Home News Reese Witherspoon says ‘Legally Blonde’ wasn’t allowed to film at Stanford University...

Reese Witherspoon says ‘Legally Blonde’ wasn’t allowed to film at Stanford University after school greenlit ‘Insecure’ to shoot on campus

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A view of the Stanford University campus.
  • Reese Witherspoon shared that “Legally Blonde” wasn’t allowed to film at Stanford University.

  • Witherspoon replied to an October 24 tweet by Issa Rae, who thanked Stanford for allowing “Insecure” to film on location.

  • Stanford has a long-standing filming policy that forced “Legally Blonde” to use Harvard as its setting instead.

Reese Witherspoon recently shared that “Legally Blonde” was initially supposed to be set on the campus of Stanford University after congratulating fellow alum, “Insecure” creator Issa Rae, for securing permission to film on school grounds.

The revelation came after Rae thanked Stanford for reversing their long-standing policy in a tweet on October 24.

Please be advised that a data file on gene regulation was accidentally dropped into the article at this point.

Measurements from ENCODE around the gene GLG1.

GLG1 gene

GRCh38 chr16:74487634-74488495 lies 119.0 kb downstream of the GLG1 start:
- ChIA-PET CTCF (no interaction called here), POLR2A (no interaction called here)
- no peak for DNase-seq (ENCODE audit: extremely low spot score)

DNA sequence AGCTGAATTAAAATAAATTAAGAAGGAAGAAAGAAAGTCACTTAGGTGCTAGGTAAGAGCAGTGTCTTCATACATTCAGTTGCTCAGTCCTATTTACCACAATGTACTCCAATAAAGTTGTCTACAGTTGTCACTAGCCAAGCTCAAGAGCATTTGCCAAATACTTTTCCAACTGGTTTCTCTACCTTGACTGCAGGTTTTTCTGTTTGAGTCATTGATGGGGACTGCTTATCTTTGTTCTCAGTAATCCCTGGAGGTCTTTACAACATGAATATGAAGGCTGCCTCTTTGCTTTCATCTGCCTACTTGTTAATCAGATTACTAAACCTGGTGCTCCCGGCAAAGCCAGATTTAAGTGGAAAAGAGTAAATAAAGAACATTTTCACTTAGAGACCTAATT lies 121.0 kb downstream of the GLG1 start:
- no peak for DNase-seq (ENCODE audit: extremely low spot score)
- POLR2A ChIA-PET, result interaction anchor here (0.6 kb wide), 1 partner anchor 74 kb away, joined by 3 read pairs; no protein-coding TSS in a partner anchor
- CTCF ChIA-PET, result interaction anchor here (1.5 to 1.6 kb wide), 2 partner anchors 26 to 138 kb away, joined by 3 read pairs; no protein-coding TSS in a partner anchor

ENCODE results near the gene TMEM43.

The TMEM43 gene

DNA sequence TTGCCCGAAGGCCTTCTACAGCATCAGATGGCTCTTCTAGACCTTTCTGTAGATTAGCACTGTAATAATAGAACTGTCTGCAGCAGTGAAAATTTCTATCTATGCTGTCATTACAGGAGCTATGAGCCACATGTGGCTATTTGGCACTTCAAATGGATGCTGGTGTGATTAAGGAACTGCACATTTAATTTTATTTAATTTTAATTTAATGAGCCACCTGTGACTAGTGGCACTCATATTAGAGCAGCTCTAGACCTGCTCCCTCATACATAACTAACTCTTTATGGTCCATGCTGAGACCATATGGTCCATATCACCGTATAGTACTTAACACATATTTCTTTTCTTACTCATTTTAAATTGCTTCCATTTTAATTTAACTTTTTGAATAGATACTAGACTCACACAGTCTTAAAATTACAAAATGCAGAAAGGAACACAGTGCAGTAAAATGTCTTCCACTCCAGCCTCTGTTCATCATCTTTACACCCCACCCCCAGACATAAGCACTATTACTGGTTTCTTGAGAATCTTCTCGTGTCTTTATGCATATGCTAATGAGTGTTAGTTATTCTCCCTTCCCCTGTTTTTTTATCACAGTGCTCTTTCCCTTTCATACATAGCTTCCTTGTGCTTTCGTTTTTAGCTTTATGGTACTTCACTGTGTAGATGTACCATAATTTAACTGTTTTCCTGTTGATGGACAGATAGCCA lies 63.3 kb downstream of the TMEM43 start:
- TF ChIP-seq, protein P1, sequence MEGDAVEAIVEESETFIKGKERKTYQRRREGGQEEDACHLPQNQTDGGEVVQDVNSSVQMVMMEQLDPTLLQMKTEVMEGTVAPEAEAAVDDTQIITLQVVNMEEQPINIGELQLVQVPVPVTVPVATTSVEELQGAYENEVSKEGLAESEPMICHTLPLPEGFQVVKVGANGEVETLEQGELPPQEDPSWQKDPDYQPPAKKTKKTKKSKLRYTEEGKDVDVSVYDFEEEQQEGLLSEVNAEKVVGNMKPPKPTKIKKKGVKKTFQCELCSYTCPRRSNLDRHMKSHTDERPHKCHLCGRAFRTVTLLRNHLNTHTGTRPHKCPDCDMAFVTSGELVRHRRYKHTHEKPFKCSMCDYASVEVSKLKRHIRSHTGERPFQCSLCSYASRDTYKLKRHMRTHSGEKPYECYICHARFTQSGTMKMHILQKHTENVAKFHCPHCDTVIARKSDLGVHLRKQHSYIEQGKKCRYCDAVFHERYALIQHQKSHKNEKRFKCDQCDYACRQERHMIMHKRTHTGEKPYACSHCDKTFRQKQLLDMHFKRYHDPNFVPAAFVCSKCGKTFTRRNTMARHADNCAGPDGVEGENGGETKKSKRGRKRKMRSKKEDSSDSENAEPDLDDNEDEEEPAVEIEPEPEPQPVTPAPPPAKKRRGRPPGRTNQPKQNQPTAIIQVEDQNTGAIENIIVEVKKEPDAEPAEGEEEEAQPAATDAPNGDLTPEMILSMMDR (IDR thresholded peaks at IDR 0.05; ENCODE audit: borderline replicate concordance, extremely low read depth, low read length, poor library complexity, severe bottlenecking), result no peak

“Shout out to @Stanford for breaking their ‘no filming’ rule for us!” Rae wrote.

In response, Witherspoon tweeted, “This is major! Fun fact: They would not let us film Legally Blonde there. So we went to Harvard instead.”

“Also proud @Stanford alum here .. Fear the Tree,” she continued.

Stanford has a blanket policy against using its name in commercial films and filming on campus. The university implemented the rule due to “year-round campus activity” in order to protect “the privacy and safety of its students, faculty, and staff,” the policy states.

However, despite the fact that the 2001 film was set at Harvard University, campus scenes for “Legally Blonde” were filmed at the University of Southern California, the University of California, Los Angeles, California Institute of Technology, and Rose City High School, according to “The Worldwide Guide to Movie Locations.”

While Harvard University does not allow commercial film shooting on its campus, many feature films have used the school as their setting due to its lax policies towards using its name in movies and television shows, according to a 2001 report by The Los Angeles Times.

Read the original article on Insider

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